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Table of Contents
Vol. 25, No. 2, 2012
Issue release date: February 2012
Section title: Original Paper
Skin Pharmacol Physiol 2012;25:86–92
(DOI:10.1159/000335261)

Pycnogenol® Effects on Skin Elasticity and Hydration Coincide with Increased Gene Expressions of Collagen Type I and Hyaluronic Acid Synthase in Women

Marini A.a · Grether-Beck S.a · Jaenicke T.a · Weber M.a · Burki C.b · Formann P.a · Brenden H.a · Schönlau F.b · Krutmann J.a
aIUF – Leibniz Research Institute for Environmental Medicine, Düsseldorf, Germany; bHorphag Research, Cointrin/Geneva, Switzerland
email Corresponding Author

Abstract

Introduction and Objectives: In recent years there has been an increasing interest in the use of nutritional supplements to benefit human skin. Molecular evidence substantiating such effects, however, is scarce. In the present study we investigated whether nutritional supplementation of women with the standardized pine bark extract Pycnogenol® will improve their cosmetic appearance and relate these effects to expression of corresponding molecular markers of their skin. Materials and Methods: For this purpose 20 healthy postmenopausal women were supplemented with Pycnogenol for 12 weeks. Before, during and after supplementation, their skin condition was assessed (i) by employing non-invasive, biophysical methods including corneometry, cutometry, visioscan and ultrasound analyses and (ii) by taking biopsies and subsequent PCR for gene expression analyses related to extracellular matrix homeostasis. Results: Pycnogenol supplementation was well tolerated in all volunteers. Pycnogenol significantly improved hydration and elasticity of skin. These effects were most pronounced in women presenting with dry skin conditions prior to the start of supplementation. The skin-physiological improvement was accompanied by a significant increase in the mRNA expression of hyaluronic acid synthase-1 (HAS-1), an enzyme critically involved in the synthesis of hyaluronic acid, and a noticeable increase in gene expression involved in collagen de novo synthesis. Conclusions: This study provides skin-physiological and for the first time molecular evidence that Pycnogenol supplementation benefits human skin by increasing skin hydration and skin elasticity. These effects are most likely due to an increased synthesis of extracellular matrix molecules such as hyaluronic acid and possibly collagen. Pycnogenol supplementation may thus be useful to counteract the clinical signs of skin aging.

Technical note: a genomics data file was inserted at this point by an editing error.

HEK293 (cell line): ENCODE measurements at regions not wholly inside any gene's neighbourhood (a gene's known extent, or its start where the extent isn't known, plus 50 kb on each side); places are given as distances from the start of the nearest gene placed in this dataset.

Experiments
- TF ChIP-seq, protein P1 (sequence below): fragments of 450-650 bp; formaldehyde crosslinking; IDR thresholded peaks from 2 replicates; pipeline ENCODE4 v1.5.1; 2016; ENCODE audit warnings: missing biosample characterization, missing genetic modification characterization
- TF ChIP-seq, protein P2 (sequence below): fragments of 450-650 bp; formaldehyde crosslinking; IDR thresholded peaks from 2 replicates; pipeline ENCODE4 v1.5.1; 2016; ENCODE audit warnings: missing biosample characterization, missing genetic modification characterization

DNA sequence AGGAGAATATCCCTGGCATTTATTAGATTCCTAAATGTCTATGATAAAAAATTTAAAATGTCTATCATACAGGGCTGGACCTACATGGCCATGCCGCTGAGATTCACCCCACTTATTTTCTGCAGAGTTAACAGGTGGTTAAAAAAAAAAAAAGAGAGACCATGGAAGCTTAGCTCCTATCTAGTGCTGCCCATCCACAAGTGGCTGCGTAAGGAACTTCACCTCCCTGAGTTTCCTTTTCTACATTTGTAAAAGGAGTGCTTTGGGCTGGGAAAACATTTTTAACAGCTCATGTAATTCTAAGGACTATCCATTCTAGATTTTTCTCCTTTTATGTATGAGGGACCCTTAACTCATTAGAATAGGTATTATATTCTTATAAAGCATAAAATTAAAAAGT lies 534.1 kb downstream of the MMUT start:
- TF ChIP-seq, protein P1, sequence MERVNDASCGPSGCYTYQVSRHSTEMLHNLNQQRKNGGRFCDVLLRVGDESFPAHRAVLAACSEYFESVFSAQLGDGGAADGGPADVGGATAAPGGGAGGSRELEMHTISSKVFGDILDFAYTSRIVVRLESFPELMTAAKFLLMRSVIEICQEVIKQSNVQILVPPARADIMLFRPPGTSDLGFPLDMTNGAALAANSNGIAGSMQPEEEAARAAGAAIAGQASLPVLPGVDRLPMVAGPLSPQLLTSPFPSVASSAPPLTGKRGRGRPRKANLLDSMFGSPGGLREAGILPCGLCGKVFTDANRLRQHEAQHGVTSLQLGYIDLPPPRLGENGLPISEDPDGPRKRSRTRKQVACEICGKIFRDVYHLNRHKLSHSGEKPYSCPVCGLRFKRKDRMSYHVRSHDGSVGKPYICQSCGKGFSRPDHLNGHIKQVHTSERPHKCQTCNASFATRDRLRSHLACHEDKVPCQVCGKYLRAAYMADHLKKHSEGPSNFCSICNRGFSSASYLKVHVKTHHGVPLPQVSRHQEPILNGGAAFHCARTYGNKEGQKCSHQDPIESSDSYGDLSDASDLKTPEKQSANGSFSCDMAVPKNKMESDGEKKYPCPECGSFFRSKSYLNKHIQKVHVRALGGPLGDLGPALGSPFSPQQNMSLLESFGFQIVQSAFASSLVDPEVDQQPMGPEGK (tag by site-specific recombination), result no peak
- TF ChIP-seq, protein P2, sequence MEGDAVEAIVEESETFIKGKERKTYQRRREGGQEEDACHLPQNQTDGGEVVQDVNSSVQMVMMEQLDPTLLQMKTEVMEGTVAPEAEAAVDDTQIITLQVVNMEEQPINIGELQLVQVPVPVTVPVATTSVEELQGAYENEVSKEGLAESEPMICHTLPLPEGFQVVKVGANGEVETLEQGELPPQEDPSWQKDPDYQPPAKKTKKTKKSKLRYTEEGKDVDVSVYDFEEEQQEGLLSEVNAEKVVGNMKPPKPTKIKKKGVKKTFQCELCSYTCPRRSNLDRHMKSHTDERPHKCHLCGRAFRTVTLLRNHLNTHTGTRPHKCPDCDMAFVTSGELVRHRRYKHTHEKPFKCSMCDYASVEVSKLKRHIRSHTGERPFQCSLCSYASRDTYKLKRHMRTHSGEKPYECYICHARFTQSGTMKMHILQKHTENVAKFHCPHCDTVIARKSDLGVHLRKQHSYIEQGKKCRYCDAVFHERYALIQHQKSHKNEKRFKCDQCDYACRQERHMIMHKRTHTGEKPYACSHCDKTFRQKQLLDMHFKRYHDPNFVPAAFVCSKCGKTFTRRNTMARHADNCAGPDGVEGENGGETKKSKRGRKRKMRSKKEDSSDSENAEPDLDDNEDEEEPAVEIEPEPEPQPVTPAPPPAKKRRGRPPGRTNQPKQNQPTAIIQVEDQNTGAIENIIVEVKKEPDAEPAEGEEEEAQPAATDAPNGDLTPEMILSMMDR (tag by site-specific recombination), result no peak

© 2012 S. Karger AG, Basel


  

Key Words

  • Pycnogenol®
  • Pine bark extract
  • Skin hydration
  • Skin elasticity
  • Collagen expression
  • Hyaluronic acid synthase-1

References

  1. Gilchrest BA, Krutmann J: Photoaging of skin; in Gilchrest BA, Krutmann J (eds): Skin Aging. Berlin, Springer, 2006, pp 33–44.
  2. Krutmann J: Skin aging; in Krutmann J, Humbert P (eds): Nutrition for Healthy Skin: Strategies for Clinical and Cosmetic Practice. Berlin, Springer, 2011, pp 15–24.
  3. Rohdewald P: A review of the French maritime pine bark extract (Pycnogenol®), a herbal medication with a diverse clinical pharmacology. Int J Clin Pharmacol Ther 2002;40:158–168.
  4. Belcaro G, Cesarone MR, Errichi BM, Ledda A, Di Renzo A, Stuard S, Dugall M, Pellegrini L, Gizzi G, Rohdewald P, Ippolito E, Ricci A, Cacchio M, Cipollone G, Ruffini I, Fano F, Hosoi M: Diabetic ulcers: microcirculatory improvement and faster healing with Pycnogenol®. Clin Appl Thromb Hemost 2006;12:318–323.
  5. Petrassi C, Mastromarino A, Spartera C: Pycnogenol® in chronic venous insufficiency. Phytomedicine 2000;7:383–388.